You know those family stories, the ones that tug at your heartstrings and haunt your thoughts for days? Well, this is one of those.
It is the story of my Great Grandfather, Ora Everett STEPHENS and his siblings. In January of 1898 they were all living in Gas City, Indiana. The family consisted of my Great Great Grandfather George Washington STEPHENS, my Great Great Grandmother Rebecca Jane BOLE and the children, Ottis (1878), Ida (1883), Inez (1885), Iva (1889), Ora (1891 - my Great Grandfather), Olen (1893), Ilan (1895) and baby Irene (1898). The oldest daughter Icy was a newlywed and brother Walter had died as an infant in 1880.
But in July of that year George died leaving Rebecca to support all the children on her own. In the 1900 census she is still living in Gas City and still has Ottis, Ida, Inez, Ilan and Irene with her. Also living in the household are daughter Icy and her husband Henry.
In 1902 Rebecca gets remarried to John STROUP and this is where the family story kicks in. It is said that John wanted to marry Rebecca but didn't want her children. So Rebecca, after keeping the family together for four year, begins giving the children away. One to an Aunt, a few went into an orphanage and baby Irene was given to the neighbors. It is further said that those neighbors moved away in the middle of the night and none of the siblings ever saw Irene again.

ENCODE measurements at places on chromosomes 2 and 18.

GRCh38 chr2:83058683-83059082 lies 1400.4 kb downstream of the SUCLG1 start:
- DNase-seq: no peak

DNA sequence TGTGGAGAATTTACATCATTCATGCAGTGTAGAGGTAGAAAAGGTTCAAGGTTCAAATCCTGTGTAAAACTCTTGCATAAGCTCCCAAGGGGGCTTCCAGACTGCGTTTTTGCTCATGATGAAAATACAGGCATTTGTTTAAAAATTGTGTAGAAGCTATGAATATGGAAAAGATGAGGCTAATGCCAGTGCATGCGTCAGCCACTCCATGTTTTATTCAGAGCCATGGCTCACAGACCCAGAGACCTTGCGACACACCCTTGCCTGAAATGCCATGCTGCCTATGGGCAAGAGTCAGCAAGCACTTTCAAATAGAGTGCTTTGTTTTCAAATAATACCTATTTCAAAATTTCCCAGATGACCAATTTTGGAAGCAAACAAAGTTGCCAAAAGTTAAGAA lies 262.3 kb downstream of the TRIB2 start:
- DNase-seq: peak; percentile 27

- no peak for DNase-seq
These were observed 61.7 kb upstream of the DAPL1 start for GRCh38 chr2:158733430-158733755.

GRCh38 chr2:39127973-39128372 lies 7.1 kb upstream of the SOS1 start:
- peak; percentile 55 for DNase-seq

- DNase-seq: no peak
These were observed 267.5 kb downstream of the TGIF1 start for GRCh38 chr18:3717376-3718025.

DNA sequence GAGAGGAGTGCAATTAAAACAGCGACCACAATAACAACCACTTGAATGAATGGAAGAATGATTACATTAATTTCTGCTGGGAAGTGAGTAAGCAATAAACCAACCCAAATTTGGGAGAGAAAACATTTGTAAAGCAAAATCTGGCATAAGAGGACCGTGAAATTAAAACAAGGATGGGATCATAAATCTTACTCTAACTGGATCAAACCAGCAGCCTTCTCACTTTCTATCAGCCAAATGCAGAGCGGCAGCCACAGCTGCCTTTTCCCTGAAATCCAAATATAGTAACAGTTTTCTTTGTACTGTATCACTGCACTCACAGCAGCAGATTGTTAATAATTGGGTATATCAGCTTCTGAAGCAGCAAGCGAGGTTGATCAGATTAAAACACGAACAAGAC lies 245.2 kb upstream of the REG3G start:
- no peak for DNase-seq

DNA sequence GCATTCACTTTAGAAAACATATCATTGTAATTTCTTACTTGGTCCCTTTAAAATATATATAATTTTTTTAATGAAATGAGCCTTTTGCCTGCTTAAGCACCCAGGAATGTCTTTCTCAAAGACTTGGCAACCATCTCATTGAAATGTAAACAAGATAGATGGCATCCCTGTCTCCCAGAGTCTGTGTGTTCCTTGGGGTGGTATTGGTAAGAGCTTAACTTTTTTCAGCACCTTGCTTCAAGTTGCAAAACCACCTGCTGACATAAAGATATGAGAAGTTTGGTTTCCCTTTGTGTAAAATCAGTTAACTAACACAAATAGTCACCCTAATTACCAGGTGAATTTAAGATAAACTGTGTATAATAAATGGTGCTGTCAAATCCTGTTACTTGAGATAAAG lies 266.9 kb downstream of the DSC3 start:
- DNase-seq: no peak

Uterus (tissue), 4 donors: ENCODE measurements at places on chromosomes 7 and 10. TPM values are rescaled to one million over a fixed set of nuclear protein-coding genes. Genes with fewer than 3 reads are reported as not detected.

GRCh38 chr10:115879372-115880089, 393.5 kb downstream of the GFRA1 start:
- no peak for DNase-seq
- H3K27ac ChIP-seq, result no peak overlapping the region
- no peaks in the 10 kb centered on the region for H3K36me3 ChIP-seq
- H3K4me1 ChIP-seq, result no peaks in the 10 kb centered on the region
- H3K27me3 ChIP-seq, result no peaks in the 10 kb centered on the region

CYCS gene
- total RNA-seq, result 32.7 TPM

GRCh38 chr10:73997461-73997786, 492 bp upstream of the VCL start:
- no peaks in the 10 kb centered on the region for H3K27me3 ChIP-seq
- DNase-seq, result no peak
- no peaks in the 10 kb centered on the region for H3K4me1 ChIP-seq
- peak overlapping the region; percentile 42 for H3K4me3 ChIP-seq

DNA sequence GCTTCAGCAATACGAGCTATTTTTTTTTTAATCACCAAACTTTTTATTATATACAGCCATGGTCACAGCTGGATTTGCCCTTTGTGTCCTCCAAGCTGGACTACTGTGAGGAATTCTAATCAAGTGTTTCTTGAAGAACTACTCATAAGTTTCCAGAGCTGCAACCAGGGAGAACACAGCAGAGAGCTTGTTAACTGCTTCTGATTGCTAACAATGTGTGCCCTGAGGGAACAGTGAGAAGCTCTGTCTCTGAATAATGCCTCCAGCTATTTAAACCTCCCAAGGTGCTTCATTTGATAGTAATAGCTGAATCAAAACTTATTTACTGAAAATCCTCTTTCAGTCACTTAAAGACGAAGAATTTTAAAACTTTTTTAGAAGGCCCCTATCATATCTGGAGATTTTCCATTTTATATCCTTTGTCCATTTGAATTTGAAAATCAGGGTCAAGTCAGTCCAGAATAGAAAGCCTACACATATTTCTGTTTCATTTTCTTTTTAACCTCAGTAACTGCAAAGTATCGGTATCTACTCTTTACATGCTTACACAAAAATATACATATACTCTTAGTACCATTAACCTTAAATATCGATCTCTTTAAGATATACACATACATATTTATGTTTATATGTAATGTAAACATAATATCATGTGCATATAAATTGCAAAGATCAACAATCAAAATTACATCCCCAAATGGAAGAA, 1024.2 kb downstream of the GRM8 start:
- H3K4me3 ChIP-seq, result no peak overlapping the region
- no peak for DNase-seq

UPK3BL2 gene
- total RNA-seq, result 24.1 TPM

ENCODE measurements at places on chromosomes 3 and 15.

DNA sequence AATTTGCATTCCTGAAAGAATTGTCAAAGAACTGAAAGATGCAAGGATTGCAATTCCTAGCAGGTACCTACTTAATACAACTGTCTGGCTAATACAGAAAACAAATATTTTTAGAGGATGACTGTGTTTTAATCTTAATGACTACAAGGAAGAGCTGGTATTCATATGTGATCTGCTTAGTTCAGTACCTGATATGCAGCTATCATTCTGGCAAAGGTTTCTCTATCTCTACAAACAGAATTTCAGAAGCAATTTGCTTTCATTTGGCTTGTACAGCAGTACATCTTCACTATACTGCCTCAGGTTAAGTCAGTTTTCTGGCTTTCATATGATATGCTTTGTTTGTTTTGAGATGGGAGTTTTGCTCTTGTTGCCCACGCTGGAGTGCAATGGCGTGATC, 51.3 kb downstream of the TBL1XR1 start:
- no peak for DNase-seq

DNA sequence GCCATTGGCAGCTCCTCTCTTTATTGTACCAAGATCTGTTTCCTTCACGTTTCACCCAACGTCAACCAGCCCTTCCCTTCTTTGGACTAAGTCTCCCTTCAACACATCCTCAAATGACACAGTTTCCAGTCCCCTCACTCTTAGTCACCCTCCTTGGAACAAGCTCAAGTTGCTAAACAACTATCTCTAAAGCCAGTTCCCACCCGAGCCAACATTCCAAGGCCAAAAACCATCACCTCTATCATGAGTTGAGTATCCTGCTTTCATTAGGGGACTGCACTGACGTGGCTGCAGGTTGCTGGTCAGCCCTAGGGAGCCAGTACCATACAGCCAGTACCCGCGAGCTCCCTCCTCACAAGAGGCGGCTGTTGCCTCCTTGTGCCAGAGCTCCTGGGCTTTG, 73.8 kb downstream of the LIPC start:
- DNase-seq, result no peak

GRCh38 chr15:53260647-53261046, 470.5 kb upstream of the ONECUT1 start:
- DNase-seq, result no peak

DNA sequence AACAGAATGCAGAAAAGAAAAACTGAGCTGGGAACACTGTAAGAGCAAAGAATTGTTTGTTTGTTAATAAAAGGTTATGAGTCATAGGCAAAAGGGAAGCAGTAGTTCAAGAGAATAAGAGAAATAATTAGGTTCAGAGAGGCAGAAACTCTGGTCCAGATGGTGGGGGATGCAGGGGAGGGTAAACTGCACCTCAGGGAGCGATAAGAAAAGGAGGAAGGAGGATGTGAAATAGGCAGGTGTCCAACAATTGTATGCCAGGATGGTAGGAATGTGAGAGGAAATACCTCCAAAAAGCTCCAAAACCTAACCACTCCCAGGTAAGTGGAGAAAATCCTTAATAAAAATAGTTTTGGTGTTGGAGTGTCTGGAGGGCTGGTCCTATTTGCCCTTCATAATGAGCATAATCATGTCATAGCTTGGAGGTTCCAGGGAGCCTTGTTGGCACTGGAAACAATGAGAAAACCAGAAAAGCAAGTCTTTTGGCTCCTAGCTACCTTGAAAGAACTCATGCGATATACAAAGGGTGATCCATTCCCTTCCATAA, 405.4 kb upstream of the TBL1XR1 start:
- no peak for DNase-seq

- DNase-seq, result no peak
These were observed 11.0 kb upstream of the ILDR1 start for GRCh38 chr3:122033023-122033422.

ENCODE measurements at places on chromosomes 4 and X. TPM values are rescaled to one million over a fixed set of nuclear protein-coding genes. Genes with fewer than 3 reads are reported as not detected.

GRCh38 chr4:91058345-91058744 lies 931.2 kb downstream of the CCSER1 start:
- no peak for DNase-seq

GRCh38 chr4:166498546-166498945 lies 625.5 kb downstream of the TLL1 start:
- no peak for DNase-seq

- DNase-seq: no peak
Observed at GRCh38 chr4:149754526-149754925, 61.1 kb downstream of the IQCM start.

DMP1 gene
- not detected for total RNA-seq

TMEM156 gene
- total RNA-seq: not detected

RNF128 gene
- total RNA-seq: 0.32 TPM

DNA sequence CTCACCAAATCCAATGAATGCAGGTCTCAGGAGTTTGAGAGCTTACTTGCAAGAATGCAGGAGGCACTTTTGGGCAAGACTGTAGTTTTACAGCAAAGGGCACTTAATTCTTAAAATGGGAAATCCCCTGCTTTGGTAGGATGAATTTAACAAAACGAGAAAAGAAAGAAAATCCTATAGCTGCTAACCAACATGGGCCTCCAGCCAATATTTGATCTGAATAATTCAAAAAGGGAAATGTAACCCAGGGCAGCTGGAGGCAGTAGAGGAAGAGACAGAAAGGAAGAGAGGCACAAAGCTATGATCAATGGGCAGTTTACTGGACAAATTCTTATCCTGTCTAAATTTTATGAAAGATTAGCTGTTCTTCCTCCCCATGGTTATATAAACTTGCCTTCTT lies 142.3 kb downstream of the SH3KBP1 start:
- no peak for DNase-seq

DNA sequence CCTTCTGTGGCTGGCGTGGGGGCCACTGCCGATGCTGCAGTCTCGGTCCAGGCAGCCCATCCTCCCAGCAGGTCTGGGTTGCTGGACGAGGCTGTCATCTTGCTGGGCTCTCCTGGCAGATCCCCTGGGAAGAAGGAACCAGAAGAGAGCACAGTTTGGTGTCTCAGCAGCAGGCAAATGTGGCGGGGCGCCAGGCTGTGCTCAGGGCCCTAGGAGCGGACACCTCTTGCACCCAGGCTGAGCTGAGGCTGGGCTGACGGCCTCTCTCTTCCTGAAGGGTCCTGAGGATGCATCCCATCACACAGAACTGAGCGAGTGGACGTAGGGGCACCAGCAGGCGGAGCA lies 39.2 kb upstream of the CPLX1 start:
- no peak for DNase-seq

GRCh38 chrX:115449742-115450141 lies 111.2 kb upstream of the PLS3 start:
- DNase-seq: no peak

Rebecca goes on to live another 41 years spending 29 of those married to her second husband John. In one census it shows John's children living with them. But what about her own? Did she live with regrets? Did her heart panic at the thought of what may of happened to baby Irene? Or did she just move on with her life?
And what about Irene? The story is now 109 years old and I'm sure missing pieces of important information. But if what I've been told is partially true, could Irene have been given to one of the neighbors living by them in the 1900 census? Common sense tells me that at 4 years old her new parents may not have changed her first name but most likely changed her last. The 1900 census for Gas City, Indiana is only 37 pages long. If I search each and every family living in Gas City in 1900 and look for them in the 1910 census I just might find an Irene living with them. It would put me one step closer to discovering what happened to Irene.
It's a long shot. But I'm taking it.